“Bombardment, barrage, curtain-fire, mines, gas, tanks, machine-guns, hand-grenades – words, words, but they hold the horror of the world.” – All Quiet on the Western Front
Verdun is a small city on the Meuse River in the Alsace-Lorraine region of northeastern France.
It’s a uniquely sad, somber city.
It’s easy to understand why: Verdun’s strategic location has made it the site of numerous battles between German and French forces through the centuries.
None were larger or more tragic than the World War I Battle of Verdun, which consumed the surrounding French countryside for nearly all of 1916.
Historians estimate a combined 750,000 casualties on both sides, of which some 300,000 were killed. That’s an average of nearly 1,000 men killed every day over the course of the 300-day battle. It’s a nearly incomprehensible amount of death.
The carnage, the sadness of it, still seems to linger over the city. I did not spend a lot of time there. But what I found was atypical of Europe: instead of the lively ville vieux (“old city”) riverfront you find in the center of most towns, Verdun appeared largely lifeless.
There was little foot traffic, even on a warm spring afternoon and evening. The few bars and cafes open leaned on the seedy side. The home fronts around the downtown were shuttered and abnormally quiet. It was eerie.
Verdun, I thought, is still sad.
The true weight of the battle, one of the largest and deadliest in history, still lingers over the town.
Trenches still wind their way through the battlefield hills and forests around the city, like scars on the community that have yet to heal after more than a century. You get a chill walking through these trenches, remembering the horror that took place so long ago.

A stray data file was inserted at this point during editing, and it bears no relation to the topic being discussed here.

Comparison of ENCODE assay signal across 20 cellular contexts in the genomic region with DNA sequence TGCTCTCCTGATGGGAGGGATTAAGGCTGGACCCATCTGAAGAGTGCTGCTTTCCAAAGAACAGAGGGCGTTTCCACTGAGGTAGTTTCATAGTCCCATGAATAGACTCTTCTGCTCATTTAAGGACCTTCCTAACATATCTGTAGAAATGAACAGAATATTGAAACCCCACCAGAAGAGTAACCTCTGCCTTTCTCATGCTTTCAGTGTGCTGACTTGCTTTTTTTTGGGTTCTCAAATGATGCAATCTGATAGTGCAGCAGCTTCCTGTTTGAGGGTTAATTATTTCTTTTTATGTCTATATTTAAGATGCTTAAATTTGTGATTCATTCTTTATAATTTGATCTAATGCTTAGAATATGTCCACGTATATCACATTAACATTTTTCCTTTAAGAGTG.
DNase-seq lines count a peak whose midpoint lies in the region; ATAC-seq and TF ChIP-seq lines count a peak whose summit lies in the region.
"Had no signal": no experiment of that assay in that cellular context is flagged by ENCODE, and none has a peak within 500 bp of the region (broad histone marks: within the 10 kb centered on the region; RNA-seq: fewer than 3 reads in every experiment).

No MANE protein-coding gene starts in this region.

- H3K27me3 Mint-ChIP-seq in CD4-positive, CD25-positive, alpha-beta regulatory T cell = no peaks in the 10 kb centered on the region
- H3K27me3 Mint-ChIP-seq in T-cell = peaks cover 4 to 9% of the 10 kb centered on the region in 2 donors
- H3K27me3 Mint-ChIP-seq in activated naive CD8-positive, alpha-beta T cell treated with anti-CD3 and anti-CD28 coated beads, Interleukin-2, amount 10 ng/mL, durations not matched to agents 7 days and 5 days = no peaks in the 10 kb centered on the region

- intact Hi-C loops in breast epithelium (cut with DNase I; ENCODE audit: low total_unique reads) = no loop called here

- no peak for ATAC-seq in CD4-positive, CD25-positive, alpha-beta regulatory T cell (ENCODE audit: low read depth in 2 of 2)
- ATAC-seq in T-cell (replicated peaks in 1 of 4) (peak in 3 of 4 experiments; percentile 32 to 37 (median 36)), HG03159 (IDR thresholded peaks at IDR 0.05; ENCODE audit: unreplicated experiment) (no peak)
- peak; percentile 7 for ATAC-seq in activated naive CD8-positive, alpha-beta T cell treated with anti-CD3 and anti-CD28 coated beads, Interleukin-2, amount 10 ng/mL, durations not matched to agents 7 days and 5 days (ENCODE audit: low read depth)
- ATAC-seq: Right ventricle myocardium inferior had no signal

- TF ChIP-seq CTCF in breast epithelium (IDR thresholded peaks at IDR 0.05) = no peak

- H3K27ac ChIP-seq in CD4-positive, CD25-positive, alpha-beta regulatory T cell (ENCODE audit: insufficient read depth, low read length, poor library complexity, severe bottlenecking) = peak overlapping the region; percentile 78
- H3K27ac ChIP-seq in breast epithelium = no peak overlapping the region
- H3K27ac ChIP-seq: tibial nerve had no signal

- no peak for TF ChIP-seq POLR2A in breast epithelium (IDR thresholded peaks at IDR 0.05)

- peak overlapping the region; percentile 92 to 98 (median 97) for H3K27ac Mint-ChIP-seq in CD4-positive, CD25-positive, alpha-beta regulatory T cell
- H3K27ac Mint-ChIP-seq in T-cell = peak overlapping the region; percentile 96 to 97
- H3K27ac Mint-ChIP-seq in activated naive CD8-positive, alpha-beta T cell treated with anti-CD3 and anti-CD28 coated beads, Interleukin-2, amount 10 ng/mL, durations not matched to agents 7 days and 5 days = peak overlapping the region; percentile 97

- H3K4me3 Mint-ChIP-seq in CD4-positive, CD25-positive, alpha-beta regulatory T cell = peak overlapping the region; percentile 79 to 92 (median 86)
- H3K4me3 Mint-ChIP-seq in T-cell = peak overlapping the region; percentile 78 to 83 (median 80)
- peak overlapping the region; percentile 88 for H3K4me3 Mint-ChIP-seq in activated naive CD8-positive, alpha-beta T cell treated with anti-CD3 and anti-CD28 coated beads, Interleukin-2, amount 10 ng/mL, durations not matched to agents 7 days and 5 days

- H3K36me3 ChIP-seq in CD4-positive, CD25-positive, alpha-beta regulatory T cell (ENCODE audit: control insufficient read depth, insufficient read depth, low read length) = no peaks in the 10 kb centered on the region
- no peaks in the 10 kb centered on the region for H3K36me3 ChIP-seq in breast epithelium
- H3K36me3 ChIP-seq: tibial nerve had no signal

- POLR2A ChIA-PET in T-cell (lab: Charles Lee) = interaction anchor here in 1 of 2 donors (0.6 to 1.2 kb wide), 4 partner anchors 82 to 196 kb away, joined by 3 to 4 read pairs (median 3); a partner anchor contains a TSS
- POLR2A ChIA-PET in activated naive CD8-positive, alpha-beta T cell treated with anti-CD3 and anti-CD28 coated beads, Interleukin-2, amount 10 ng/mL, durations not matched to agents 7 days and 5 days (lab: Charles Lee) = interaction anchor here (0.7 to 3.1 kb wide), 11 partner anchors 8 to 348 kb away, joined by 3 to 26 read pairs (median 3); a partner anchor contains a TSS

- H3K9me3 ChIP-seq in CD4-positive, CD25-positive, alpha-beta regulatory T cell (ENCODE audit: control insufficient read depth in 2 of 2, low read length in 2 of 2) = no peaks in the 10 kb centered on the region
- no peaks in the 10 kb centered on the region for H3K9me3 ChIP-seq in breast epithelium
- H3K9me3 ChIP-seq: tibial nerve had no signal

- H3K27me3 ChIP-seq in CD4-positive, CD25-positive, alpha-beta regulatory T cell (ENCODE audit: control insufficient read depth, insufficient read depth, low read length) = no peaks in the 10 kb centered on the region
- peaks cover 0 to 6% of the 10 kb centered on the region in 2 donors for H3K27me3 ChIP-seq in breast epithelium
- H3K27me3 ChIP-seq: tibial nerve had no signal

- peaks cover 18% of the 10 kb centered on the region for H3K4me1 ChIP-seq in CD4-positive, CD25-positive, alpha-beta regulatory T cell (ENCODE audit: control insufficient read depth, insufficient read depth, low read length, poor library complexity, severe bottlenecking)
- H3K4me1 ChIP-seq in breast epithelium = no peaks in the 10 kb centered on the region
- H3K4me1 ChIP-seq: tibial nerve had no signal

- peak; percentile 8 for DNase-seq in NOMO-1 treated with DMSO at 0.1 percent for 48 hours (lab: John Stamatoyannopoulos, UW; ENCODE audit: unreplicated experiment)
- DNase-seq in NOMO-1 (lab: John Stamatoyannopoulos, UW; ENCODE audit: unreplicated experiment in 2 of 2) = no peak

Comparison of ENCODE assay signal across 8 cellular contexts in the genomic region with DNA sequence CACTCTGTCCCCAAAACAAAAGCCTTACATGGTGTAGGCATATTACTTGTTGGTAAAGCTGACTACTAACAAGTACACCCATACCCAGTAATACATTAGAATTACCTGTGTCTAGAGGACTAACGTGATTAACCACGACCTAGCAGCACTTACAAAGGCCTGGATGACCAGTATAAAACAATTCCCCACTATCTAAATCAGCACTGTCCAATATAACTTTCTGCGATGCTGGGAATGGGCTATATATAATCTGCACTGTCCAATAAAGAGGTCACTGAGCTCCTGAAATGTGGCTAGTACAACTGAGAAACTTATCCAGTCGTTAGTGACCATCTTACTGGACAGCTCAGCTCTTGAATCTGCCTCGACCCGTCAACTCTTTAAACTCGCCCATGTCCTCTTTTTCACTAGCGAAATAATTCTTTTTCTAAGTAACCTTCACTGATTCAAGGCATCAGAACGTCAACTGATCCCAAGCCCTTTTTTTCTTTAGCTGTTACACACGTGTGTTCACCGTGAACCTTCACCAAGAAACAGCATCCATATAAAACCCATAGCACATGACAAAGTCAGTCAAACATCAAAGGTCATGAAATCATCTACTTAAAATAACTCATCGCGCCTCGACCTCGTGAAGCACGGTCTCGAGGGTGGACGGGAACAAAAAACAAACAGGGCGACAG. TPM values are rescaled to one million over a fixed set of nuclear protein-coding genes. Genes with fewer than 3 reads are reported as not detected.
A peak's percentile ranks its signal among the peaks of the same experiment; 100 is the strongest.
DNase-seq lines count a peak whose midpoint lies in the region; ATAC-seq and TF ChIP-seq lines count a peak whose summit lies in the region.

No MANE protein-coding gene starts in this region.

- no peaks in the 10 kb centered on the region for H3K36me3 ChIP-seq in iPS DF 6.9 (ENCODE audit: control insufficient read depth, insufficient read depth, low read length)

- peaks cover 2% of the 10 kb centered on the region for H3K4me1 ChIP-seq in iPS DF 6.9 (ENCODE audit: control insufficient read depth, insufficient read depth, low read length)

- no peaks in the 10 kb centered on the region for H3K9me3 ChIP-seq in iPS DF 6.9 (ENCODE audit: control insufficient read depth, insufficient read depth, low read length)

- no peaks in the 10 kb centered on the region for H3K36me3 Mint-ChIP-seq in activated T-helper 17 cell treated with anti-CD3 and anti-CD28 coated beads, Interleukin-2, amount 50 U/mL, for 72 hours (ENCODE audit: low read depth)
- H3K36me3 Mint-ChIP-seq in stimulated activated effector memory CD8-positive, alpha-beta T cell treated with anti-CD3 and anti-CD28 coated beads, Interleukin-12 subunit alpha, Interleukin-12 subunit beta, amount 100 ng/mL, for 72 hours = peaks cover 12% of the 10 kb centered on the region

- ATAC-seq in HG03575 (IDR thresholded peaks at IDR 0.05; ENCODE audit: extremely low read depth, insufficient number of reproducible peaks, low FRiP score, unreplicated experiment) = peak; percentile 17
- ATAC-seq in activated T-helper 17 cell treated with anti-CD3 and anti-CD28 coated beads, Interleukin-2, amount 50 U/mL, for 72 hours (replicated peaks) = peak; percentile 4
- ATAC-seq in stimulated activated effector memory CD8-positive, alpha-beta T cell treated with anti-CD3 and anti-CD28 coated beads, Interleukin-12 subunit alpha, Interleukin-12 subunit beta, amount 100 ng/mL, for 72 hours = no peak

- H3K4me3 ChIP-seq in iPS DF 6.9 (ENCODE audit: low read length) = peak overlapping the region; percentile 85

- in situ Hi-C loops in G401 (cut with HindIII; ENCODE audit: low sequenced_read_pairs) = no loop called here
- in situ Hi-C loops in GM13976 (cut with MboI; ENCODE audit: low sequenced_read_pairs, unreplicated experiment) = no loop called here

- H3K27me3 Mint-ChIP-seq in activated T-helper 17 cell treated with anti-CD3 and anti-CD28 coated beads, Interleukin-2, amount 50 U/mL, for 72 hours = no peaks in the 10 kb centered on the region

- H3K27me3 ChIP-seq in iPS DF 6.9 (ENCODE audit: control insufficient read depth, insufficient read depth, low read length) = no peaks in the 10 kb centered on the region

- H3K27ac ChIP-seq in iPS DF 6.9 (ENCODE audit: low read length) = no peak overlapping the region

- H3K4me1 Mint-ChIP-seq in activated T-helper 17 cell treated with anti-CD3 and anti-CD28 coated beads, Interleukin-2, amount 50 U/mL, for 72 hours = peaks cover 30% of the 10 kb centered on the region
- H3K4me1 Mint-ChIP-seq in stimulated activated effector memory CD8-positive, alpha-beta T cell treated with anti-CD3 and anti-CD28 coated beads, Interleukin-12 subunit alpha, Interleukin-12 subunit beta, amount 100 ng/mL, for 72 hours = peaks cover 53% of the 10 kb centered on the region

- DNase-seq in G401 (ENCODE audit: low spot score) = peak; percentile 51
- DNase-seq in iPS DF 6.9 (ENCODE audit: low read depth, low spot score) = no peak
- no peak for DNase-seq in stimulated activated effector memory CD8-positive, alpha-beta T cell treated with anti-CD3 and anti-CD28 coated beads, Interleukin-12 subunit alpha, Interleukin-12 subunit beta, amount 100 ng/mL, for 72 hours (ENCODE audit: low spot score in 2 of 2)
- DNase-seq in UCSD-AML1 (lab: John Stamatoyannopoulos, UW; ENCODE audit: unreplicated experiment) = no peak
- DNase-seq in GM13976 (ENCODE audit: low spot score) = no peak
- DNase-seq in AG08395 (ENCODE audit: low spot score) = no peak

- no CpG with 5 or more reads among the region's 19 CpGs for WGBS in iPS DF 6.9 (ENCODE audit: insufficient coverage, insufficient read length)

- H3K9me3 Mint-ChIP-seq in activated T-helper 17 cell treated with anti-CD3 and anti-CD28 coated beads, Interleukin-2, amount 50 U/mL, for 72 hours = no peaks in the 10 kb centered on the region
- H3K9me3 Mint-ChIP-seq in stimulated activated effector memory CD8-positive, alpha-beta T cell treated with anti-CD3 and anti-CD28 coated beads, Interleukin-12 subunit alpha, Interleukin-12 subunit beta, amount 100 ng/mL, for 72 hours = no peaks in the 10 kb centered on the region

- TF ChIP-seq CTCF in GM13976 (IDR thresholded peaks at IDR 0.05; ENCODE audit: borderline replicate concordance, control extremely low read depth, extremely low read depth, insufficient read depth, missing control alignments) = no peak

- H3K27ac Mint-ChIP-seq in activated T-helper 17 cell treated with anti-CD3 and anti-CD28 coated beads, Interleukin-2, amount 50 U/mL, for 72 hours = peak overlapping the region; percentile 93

The Douaumont Ossuary is a huge haunting sanctuary housing the remains of both French and German soldiers, surrounded by a massive, largely tree-less cemetery of war dead. The starkness of the structure reflects the sad “lost generation” zeitgeist of the World War I era.
The whole scene is sad and ugly, like the war itself. The cemetery is far different, evokes a more nihilistic feeling, than the stately, reverent and dignified American cemeteries that dot Europe and elsewhere with their flowers and chapels and gleaming white marble gravestones.
The roads through the battlefields are lined with somber tombs of war heroes buried where they died; including many of them unknown soldiers (“un soldat inconnu” in French).
Back in the center of the city, the Citadel of Verdun is a huge subterranean fortress that served as the headquarters of the defense effort. They offer tours of the citadel via a small rail car that takes you past scenes of what it must have been like in 1916: a damp, dark, chilly space packed with soldiers, frightened civilians, the dead and the dying. Humans basically forced to live underground to survive. It must have reeked of death and human waste.
The citadel is somber and chilling today. It must have been unbelievably horrific and inhumane in 1916, just like the fields of death around it.
But Verdun, however sad, still holds a special place in the hearts and the minds of the French people. This was their Lexington & Concord, the place where their forefathers bravely held the line against a foreign aggressor on their own soil.
The French defended their homeland here at Verdun amid an unbelievably savage human toll. They stopped the German march to Paris and prevented the defeat of their country. The stalemate they created led to ultimate victory in World War I two years later – but the victory also led to a future even larger, deadlier war. Even in victory, Verdun created more sadness.
I was reminded in Verdun of the stirring and defiant words of the French national anthem, “La Marseillaise.” The song was written about another battle in an earlier era, but perhaps most fitting at Verdun.
To arms citizens
Form your battalions …
If they fall, our young heroes
France will bear new ones
A display inside the Citadel of a post-battle memorial ceremony speaks to the heroic spirit of French resistance. It bears the words On Ne Passe Pas.
“None shall pass.”
Powerful and patriotic words. But sad. Still sad. Always sad in Verdun.